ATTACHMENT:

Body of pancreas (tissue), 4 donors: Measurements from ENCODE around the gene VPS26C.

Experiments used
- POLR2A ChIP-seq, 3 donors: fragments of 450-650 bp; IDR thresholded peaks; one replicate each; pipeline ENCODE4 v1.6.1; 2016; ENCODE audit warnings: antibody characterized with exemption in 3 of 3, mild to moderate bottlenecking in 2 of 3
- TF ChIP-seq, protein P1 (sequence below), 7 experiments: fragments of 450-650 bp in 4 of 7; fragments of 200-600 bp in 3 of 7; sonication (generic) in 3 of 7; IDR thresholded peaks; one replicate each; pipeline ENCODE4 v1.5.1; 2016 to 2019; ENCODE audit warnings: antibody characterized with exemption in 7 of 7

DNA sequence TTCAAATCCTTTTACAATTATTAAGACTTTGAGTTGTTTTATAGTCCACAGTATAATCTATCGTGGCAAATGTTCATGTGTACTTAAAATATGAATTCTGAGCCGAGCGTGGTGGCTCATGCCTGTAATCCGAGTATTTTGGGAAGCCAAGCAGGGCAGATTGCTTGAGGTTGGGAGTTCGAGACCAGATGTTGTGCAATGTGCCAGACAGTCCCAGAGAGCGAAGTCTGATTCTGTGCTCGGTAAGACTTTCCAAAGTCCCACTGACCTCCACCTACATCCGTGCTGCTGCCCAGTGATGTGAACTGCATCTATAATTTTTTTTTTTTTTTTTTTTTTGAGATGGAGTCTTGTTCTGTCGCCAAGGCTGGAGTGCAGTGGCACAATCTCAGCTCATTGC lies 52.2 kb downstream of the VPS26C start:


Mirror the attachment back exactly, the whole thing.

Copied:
Body of pancreas (tissue), 4 donors: Measurements from ENCODE around the gene VPS26C.

Experiments used
- POLR2A ChIP-seq, 3 donors: fragments of 450-650 bp; IDR thresholded peaks; one replicate each; pipeline ENCODE4 v1.6.1; 2016; ENCODE audit warnings: antibody characterized with exemption in 3 of 3, mild to moderate bottlenecking in 2 of 3
- TF ChIP-seq, protein P1 (sequence below), 7 experiments: fragments of 450-650 bp in 4 of 7; fragments of 200-600 bp in 3 of 7; sonication (generic) in 3 of 7; IDR thresholded peaks; one replicate each; pipeline ENCODE4 v1.5.1; 2016 to 2019; ENCODE audit warnings: antibody characterized with exemption in 7 of 7

DNA sequence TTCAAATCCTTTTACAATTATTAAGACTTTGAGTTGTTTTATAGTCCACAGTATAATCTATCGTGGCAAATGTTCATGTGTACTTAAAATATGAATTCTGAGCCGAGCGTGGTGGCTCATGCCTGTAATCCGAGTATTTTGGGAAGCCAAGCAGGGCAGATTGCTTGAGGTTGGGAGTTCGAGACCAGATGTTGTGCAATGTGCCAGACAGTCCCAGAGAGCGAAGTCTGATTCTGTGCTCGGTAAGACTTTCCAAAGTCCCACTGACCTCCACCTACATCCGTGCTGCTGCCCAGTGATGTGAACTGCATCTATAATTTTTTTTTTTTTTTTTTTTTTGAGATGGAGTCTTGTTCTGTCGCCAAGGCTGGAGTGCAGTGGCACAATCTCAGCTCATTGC lies 52.2 kb downstream of the VPS26C start: